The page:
today, however, the singer, jonsi birgisson, is sipping a cappuccino in a coffee shop on reykjavik’s main street, soaking up the ghostly, grey morning quiet of europe’s smallest capital. this place looks more like somebody’s living room than a cafe, and if the other customers recognise iceland’s most famous living male vocalist, none of them lets on. “there’s so much action on tour, and when some people come home, they just get depressed,” he says cheerfully. “but i really, really like it in iceland — to be isolated, to read books and to have a normal life. if you don’t want to be harassed, you just turn off your phone.”
for the rest of the day, birgisson plans to help his american boyfriend sort out the student visa he needs to start a new course at reykjavik university. first, however, a few words about takk ..., the album that sigur ros all feel, quite rightly, to be their best effort to date — best in that it has all their signature grandeur and churchy choral effects without that occasional aura of introverted gloom. the songs this time are more concise, a shade faster and bursting with delightful new details: music boxes, a celesta, various bell sounds, some striking string and horn arrangements. many of these innovations grew out of the band’s musical collaboration, last year, with the avant-garde choreographer merce cunningham, on his split sides show. artiness is firmly shown the door, however, when the guitars take over: if they so choose, sigur ros can give u2 a run for exhilarating, crash-bang rock.
“everybody has been asking us, ‘is this your rock’n’roll album?’” birgisson says. “but we never really plan anything. everything happens by accident. the songs are intense because we wanted to make something happier-sounding, because now we are living in happier times.” at last. sigur ros used to be a notoriously moody and uncommunicative bunch. this aspect of the band came to the fore when they released ( ) in 2002. problems with one of their independent labels, play it again sam, coupled with the fatigue they felt at having played these songs for two years before recording them, lent ( ) a truculent, sombre atmosphere that suited the fans they already had without winning them many others. a new, comfortingly rich deal with emi bucked them up no end, apparently.
their guitarist and keyboard player, kjartan sveinsson, puts the old attitude down partly to shyness and partly to wariness. “when we started, people told us, ‘don’t trust anybody in this business, not even your mother.’ now we are more grown-up, less sceptical.” grateful, even: the title of the new album is icelandic for thanks. it’s a word that sveinsson says “has been following us around for a while”.
it is certainly the case that the normally harsh world of rock has been consistently gentle with sigur ros. when they began, in 1994, they were a bunch of teenage metal-heads who, as birgisson puts it, “got into some of that old hippie ambient stuff we found in our parents’ closet. you just take the best from everything.” they took their name (which translates as victory rose) from birgisson’s newborn sister. that had nothing, though, to do with his preference for high, girlish vocals. “i sang that way because i was shy, and because there was nobody else,” he says.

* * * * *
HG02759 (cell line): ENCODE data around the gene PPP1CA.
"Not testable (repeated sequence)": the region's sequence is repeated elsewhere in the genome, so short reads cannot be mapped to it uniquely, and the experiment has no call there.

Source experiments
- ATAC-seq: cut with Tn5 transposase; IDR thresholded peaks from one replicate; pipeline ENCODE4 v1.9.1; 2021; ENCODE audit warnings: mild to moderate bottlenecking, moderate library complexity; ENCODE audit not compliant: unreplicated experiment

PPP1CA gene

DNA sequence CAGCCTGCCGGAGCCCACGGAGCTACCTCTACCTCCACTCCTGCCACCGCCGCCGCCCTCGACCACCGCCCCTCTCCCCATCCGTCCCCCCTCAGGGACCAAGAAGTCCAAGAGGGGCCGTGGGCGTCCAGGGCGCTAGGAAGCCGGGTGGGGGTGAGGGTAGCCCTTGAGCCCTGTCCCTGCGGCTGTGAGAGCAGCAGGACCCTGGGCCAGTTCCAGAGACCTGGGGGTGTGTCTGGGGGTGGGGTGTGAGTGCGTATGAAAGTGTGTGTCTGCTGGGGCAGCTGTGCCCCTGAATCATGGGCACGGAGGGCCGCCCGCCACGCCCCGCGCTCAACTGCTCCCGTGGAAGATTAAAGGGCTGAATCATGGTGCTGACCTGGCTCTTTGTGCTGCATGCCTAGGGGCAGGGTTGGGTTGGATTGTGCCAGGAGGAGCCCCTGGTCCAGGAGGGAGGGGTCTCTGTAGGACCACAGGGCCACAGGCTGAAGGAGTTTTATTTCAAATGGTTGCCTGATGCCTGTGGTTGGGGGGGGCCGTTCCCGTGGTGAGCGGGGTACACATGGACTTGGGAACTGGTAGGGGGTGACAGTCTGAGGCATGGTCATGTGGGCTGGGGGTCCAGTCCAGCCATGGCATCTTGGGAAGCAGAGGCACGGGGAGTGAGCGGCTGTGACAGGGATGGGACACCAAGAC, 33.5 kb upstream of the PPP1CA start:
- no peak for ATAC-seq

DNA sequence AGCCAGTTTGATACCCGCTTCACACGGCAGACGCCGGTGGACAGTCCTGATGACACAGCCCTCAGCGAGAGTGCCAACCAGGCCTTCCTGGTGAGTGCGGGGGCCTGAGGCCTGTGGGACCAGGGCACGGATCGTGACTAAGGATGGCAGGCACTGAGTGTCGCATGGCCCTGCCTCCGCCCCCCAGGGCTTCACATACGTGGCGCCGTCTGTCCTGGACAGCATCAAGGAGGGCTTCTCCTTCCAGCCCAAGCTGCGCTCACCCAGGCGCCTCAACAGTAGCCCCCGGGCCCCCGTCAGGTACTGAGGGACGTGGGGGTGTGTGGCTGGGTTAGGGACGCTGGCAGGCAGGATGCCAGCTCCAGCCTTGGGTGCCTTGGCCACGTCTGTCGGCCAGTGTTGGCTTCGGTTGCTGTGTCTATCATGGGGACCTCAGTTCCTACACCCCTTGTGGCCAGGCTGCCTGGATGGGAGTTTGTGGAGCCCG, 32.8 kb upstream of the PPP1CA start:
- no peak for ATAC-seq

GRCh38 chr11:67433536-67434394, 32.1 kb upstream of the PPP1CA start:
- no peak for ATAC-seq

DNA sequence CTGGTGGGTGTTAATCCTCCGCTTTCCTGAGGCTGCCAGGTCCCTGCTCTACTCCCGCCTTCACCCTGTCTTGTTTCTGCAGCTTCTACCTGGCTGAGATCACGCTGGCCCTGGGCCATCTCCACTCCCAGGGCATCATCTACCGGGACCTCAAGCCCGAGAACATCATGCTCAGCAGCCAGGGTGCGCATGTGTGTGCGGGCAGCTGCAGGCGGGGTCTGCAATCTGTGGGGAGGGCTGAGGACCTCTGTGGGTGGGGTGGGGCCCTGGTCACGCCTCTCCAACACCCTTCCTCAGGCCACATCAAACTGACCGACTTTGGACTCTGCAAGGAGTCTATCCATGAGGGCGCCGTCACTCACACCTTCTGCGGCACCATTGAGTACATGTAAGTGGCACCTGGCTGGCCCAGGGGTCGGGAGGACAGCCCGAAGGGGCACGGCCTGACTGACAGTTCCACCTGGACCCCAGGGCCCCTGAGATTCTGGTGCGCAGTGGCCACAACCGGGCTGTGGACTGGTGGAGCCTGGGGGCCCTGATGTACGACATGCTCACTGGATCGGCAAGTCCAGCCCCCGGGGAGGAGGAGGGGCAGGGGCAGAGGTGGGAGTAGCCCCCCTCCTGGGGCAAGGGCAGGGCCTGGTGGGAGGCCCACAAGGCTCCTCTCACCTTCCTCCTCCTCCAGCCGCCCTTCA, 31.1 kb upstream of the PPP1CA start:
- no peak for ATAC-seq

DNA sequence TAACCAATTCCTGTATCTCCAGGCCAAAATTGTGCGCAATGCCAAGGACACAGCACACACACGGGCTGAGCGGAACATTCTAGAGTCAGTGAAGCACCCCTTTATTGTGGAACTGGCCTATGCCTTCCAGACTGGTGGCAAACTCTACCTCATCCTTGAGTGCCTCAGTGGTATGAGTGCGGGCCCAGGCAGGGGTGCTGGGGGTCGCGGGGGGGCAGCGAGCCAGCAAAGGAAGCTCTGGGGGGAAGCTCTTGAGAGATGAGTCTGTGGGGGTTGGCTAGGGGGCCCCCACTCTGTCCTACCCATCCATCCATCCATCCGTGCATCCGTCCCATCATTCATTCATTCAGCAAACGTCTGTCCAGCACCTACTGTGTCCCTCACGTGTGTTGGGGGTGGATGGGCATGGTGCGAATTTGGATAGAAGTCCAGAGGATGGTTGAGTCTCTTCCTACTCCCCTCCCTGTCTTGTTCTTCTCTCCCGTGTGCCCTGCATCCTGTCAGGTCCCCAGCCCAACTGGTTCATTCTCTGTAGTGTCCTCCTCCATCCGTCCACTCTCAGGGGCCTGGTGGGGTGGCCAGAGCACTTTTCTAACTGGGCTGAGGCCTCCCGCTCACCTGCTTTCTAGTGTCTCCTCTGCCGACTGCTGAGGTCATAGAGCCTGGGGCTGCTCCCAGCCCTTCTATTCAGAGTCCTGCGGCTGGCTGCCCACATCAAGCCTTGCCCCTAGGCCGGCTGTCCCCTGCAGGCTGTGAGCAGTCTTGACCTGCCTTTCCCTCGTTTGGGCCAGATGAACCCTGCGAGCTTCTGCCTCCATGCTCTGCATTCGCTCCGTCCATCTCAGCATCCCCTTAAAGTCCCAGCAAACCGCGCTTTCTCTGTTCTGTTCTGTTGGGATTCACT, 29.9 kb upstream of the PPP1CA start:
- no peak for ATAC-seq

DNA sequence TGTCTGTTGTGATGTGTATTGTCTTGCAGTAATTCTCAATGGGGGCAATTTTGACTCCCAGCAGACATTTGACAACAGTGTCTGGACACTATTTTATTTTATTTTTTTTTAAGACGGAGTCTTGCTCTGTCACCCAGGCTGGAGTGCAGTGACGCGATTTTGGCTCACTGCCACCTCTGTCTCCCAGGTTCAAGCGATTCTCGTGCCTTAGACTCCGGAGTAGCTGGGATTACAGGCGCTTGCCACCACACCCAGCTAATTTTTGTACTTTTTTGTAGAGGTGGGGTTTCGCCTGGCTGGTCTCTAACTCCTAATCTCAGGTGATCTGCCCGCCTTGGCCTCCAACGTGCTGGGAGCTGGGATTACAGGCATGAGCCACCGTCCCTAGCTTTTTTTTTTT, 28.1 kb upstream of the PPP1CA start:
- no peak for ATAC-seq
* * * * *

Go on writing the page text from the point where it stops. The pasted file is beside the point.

“i found that when i sang falsetto, i could tune my voice more and control it.”
when sigur ros began making their breakthrough second album, agaetis byrjun, in 1999, they all still had day jobs, which meant recording through the night. it took them 18 sleepless months to finish, but, according to sveinsson: “we knew it was going to be big.” how right they were. unassisted by media hype or marketing money, the album eventually sold 600,000 copies around the world, and its dreamy lead track, svefn-g-englar, became an alternative anthem — and a huge favourite with potential advertisers.
“we have turned down millions,” sveinsson says. “but for me, the really important thing is how precious music is to people, especially when you are younger, when a song might connect to a special emotion. we are not saying anything important — there’s no message in our music at all — and that’s great, because people can take the songs and attach them to themselves.”
in the democratic spirit of the band, birgisson takes a more relaxed view of commercials — “it’s only music, it will only play for six months, and we are only like this small sand dust in the universe” — but he won’t fight sveinsson over it. sigur ros don’t do arguments, ever, and besides, he’s “really happy kjartan feels so strongly about it”.
they are completely united in their enthusiasm for the new album and the visually lavish show that accompanies it. birgisson says that recording in their own studio — a converted swimming pool by a river on the outskirts of reykjavik — has made them both more relaxed and more adventurous. “it’s amazing to have your own studio. it gives you the courage to play celesta, vibraphone, whatever.”
performing the new material live is a thrill, too, he says: “after every show, we sit around and talk about what could go better or run smoother, like the lights, or other technical things.” how typical of sigur ros’s absorption in their craft, i say, that they should spend their after-show hours having constructive conversations such as these, while other rock bands fritter away their time in bars or making the acquaintance of members of the audience. “ah, but we do that too,” birgisson says, with an enigmatic grin.
takk ... is out on september 12